After living in France for over a decade, Catherine and Dan moved to a rural part of Connecticut—and their housing was free at the boarding school where they taught. They liked being close to nature but missed the cultural amenities of city life so badly that they were willing to give up their free rent. They landed in Yorkville, which ticked all the boxes for them. Here’s Catherine’s story.
I was raised in Rhode Island and in western France. I grew up in Providence and in the Pays Basque. My husband Dan grew up outside of Boston. After living together in France for a long time, we moved to Simsbury in Connecticut.
We had a small farmhouse on the campus of the boarding school where we both worked. All of our neighbors were schoolteachers and other school personnel, and our street was a quiet, country road. Across the way and behind our house were many acres of wooded trails. We loved walking there in every season with our dog Lucky. And it was a good place to get through 18 months of lockdown!
However we became a bit bored with the area, even though it was beautiful. In France, we were spoiled by the restaurants, museums, cafés, markets, galleries, theater and other cultural life. Our family has grown to include people from other parts of the world and our little Connecticut town started to feel small, particularly in the political maelstrom of last year. We also got very tired of big box stores—and flavorless food.
Our commute to the school where we both worked was a three-minute walk, and we used our car every day for groceries and other errands. There were no sidewalks or bike lanes or public transportation at all in the area.
Our social life was restricted because of the pandemic, of course, but prior to that, many of our neighbors spent a lot of time going to athletic events for area youth. Our children are grown, so that held no appeal to us. We sought out entertainment in Hartford, the nearest city.
We decided to move because we really missed living in a large city, with people of all backgrounds, and with access to a cultural life. I have a new job in a wonderful day school for bilingual students, and my husband will resume his illustration work.
At the start of summer we started looking for places online and found Danielle Parraud, an agent at BOND New York, who was wonderful from the very start. On our first day visiting apartments, the temperature soared to over 100 degrees. On the second day, the skies opened up. Undaunted and upbeat, Danielle answered all of our questions and responded to all of our concerns.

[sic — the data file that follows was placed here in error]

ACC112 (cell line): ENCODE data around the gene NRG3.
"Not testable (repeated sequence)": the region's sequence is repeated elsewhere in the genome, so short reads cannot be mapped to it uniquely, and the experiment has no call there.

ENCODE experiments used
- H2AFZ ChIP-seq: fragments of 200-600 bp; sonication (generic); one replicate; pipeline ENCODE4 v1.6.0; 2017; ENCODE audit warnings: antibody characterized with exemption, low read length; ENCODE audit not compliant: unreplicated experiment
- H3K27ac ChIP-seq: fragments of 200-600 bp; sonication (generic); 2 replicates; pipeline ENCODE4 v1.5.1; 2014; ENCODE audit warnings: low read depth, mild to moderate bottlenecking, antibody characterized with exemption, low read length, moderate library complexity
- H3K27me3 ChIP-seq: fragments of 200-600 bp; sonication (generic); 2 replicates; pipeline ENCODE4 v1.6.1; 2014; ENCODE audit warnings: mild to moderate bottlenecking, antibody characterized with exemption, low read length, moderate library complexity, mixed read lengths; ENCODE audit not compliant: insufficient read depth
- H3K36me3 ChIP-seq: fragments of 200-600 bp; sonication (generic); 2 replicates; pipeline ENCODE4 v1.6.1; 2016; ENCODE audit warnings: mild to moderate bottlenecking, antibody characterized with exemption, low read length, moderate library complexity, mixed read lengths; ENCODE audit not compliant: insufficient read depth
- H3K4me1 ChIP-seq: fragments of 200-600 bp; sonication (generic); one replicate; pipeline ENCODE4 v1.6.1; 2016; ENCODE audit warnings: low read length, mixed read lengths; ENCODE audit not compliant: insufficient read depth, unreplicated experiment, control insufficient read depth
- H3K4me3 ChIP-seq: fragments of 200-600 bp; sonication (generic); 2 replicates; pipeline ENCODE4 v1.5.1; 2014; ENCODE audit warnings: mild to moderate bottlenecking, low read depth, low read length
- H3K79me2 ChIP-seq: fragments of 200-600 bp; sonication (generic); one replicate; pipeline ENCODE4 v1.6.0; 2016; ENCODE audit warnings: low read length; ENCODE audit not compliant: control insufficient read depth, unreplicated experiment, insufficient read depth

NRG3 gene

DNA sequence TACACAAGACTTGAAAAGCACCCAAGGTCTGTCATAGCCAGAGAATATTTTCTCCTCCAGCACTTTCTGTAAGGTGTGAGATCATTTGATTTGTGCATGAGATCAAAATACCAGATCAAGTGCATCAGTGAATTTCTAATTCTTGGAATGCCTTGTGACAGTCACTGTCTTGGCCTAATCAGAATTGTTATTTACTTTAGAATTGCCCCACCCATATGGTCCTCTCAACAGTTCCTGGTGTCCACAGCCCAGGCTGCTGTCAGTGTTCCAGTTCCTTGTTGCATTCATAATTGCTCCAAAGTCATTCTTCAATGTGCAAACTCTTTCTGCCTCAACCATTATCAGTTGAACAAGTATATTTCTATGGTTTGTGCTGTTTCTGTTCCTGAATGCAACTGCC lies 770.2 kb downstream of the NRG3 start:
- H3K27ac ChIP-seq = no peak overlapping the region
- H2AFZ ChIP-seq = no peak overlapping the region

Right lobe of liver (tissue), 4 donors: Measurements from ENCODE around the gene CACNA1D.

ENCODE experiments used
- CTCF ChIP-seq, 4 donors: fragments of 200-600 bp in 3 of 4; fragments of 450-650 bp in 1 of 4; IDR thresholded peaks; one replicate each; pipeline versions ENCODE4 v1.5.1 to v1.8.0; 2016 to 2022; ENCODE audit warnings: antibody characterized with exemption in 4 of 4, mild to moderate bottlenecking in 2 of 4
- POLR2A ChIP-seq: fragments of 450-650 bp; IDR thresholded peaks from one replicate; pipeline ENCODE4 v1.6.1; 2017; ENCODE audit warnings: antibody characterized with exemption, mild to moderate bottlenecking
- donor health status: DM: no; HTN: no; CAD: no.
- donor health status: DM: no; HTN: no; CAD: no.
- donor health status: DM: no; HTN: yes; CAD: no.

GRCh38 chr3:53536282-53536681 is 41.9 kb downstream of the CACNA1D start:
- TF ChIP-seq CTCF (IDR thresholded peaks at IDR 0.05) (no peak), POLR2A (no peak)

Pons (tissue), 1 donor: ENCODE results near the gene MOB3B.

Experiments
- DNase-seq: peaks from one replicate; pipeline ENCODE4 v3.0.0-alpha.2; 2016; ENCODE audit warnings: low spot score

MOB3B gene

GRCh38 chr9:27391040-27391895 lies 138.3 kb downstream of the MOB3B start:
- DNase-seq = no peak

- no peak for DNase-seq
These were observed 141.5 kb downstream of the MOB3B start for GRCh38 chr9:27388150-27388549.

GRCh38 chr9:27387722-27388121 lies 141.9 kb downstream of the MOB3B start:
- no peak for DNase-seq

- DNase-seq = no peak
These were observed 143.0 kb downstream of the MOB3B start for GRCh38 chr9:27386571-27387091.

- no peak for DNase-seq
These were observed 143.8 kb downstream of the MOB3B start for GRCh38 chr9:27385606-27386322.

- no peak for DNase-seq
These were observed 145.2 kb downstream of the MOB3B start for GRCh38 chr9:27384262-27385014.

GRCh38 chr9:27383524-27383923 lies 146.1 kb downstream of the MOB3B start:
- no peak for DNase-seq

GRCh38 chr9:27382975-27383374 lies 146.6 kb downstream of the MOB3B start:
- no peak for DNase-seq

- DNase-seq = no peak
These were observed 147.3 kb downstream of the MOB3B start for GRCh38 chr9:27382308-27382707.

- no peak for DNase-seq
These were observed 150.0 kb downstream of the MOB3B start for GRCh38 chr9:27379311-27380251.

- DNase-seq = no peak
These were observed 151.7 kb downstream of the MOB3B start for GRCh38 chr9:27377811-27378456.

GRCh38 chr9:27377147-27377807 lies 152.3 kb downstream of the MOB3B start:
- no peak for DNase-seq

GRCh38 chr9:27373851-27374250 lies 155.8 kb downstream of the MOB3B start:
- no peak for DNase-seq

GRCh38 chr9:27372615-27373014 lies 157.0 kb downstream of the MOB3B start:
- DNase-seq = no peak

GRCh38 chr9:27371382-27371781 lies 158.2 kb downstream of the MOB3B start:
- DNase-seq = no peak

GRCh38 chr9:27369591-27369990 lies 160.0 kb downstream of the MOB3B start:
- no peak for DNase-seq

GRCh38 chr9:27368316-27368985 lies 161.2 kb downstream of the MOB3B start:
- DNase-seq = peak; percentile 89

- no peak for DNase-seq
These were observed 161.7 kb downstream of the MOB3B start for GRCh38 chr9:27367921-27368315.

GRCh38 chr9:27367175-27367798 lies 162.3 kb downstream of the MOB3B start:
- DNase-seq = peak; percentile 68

We were searching for a bright and pretty place very close to my new job on the Upper East Side and wanted a place where we could work and entertain. We saw a bunch of places online, and about 11 places in person over three weeks. Additional room for when our kids visit was also something we wanted. Our new apartment would also have to be pet friendly. Our price range was $2,000-$3,000 and ultimately, we found a two bedroom for $2,095.
Even though we're paying rent now, our higher salaries in NYC make up for the difference.
Our charming building was built in 1910 and has good light in the kitchen and in the large front room. The ceilings are high. Judging from the barking we hear, this is a very dog-friendly building.
The actual move was not much fun. It happened during a heat wave and the humidity was unrelenting. We needed to leave our house two months before we were able to move to New York, so that meant moving most of our stuff into storage. Since our old place in CT was twice the size of our new place in NYC, we have left much of our stuff there. Also, the pandemic made things a bit trickier in terms of asking people to help out.
Our new neighborhood in Yorkville is very lively and interesting. We are five minutes from the Carl Schurz Park and just a 15-minute walk from Central Park. There are loads of terrific restaurants in the neighborhood. Historically, this neighborhood was settled by German immigrants and there are little shops and eateries that still reflect those roots. Lycée Français de New York is nearby and so there are loads of French kids of all ages heading to and from school. There is a wonderful branch of the New York Public Library just up the street. I am a 10-minute walk from work, and my husband can work at home, so that makes it possible for us to really live right in our own neighborhood.
Best of all, we are walking distance to world-class museums like the Met and the others on Museum Mile. The flower shop, fruit and vegetable shop, specialty food stores (Italian, German, French) and laundry places are within two minutes. My goal is not to use any chain stores for anything. This seems quite possible here. I am eager to shop as locally as possible, and to find the whole world in this little neighborhood. So far, so good.
We will leave our car in Rhode Island with family for their use—and ours, when we return for vacations.
With many of our old friends now living in New York, and lots of others coming through the city on their way to or from France; we are excited to renew our ties. My cousin, who has been here for two decades, used to live with us in Rhode Island; it has been so great to reconnect with her after so many years. And our French friends are all planning to visit us here. New York holds a special place in the minds of many French people; my oldest friend (from Bordeaux) is heading here for a real American Thanksgiving with us.
We are very excited to be in NYC and every day are reminded of what a good decision we made. We foresee staying here for a long time.
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